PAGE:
Urinary incontinence – involuntary leakage of urine – occurs in a quarter of all women and is twice as common in women as in men. Frequency and severity increase with age.
Leakage most commonly occurs in association with coughing, physical exertion (particularly jumping) or sneezing – stress incontinence. Urge incontinence involves leakage associated with the urge or sudden need to urinate. Mixed incontinence involves both stress- and urge-related leakages.
Most people do not seek medical help, sometimes because the problem is regarded as ”normal”, sometimes because of embarrassment or poor access to healthcare. In Sweden more than 90% of all adults have access to the Internet and over 80% have a smartphone. New treatment methods are becoming possible.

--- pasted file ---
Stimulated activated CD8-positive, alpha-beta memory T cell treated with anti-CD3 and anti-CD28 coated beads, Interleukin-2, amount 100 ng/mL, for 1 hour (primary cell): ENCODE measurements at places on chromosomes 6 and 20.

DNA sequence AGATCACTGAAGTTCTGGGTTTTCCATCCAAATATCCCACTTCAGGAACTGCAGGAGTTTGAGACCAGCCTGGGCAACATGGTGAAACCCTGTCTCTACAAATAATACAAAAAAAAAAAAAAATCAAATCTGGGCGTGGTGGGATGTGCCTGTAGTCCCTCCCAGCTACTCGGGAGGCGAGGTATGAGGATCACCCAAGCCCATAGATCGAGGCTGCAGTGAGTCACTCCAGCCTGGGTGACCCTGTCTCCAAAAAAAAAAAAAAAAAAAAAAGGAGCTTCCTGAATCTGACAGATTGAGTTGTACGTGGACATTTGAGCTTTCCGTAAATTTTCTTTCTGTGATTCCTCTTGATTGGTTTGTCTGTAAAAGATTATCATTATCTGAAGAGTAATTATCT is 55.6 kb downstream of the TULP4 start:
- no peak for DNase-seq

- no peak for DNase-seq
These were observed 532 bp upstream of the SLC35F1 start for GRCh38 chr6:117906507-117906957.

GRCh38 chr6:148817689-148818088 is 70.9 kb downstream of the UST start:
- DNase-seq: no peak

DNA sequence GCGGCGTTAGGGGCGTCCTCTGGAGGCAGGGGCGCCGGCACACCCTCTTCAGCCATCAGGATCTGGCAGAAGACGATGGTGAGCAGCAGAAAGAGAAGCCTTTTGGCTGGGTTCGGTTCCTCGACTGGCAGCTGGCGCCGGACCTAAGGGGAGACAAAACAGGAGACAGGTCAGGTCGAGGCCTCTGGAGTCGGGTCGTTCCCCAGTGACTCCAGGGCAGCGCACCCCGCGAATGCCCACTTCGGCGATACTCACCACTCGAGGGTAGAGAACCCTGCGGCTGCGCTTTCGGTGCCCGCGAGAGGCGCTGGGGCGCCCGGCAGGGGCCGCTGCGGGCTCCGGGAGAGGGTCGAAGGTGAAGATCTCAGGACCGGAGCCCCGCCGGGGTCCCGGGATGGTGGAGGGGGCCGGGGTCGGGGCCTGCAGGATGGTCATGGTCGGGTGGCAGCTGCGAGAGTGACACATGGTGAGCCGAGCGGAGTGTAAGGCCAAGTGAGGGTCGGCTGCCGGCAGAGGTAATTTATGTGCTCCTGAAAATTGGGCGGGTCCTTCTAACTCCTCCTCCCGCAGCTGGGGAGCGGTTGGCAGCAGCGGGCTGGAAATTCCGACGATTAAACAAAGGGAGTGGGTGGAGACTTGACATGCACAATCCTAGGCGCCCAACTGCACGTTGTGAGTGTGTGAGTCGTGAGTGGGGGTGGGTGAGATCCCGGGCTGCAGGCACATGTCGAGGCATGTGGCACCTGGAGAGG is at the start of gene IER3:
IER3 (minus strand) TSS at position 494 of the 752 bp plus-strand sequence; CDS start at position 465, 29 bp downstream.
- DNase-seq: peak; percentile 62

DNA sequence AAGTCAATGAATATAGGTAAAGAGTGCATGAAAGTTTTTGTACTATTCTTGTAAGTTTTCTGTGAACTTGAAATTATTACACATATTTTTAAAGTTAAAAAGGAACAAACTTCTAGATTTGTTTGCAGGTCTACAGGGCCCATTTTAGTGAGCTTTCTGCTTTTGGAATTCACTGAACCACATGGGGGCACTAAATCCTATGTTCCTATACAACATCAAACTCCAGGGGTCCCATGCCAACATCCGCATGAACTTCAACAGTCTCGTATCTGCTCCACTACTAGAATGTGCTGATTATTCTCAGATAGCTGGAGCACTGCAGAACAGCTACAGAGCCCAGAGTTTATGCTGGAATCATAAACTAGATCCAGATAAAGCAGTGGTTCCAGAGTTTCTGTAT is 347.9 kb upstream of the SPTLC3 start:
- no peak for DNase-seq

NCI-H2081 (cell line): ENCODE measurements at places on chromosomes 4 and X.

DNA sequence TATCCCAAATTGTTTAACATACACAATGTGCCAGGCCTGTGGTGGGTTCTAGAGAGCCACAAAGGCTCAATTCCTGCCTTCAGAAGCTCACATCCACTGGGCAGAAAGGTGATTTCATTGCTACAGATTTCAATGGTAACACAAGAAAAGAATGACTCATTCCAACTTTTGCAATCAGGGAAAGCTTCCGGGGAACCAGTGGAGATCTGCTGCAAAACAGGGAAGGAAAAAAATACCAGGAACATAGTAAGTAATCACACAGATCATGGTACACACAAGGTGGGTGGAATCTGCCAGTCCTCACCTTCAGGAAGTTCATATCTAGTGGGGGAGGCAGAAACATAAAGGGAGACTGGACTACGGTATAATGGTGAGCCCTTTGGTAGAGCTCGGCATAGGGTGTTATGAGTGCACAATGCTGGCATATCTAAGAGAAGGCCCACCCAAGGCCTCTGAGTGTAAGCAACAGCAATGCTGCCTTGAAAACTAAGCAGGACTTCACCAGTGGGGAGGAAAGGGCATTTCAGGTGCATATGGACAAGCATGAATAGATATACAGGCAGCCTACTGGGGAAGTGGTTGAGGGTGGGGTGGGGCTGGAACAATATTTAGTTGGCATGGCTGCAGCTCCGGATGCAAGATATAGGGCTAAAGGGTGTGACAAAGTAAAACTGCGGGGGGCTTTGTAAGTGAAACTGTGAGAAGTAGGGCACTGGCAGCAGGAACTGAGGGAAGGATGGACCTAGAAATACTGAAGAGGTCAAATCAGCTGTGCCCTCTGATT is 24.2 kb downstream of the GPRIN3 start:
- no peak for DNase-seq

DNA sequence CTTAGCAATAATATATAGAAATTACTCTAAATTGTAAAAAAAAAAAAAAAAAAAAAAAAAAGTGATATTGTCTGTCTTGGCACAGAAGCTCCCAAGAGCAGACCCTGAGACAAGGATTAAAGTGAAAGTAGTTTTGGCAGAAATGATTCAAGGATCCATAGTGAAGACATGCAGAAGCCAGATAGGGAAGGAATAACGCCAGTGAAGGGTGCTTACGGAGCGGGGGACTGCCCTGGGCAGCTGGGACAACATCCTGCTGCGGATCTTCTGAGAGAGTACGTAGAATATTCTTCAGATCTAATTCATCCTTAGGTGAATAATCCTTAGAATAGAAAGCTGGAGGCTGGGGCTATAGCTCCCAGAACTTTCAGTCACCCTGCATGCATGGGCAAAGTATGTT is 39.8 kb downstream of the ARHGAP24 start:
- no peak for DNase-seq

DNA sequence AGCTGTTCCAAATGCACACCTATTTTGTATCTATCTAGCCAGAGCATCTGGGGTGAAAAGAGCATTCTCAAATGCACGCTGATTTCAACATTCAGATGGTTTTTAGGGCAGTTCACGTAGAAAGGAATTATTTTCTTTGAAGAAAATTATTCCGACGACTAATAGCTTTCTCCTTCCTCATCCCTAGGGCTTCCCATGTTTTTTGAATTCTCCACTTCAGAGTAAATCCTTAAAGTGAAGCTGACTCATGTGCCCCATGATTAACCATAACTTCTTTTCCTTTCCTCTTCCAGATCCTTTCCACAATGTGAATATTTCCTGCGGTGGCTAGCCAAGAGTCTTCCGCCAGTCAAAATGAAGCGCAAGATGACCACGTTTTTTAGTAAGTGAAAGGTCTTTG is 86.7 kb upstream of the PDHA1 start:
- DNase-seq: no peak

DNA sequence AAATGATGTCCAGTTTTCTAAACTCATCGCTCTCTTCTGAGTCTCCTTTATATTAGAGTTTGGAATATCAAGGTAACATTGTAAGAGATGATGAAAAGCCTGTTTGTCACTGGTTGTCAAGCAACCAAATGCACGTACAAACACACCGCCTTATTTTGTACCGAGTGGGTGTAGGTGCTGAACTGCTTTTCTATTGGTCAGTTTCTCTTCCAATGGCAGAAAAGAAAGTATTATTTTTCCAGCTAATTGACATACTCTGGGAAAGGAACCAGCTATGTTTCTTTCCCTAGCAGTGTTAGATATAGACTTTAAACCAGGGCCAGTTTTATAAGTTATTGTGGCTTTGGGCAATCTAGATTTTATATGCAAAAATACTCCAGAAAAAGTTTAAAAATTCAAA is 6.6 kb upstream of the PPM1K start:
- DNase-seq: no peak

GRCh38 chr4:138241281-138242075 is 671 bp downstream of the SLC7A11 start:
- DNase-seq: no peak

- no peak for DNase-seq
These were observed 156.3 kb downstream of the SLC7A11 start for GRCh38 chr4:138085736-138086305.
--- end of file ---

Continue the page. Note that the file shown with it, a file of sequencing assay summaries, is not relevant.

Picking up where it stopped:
The first-line treatments for incontinence in women are pelvic floor exercises and life style advice. The problem can be reduced through weight loss in people who are overweight or obese. Bladder retraining, a form of behavioural training, can also be effective for urge- and mixed-incontinence. Local oestrogen treatment may be appropriate during or after the menopause.
Read more about incontinence in women (in Swedish)
Read more about incontinence in men (in Swedish)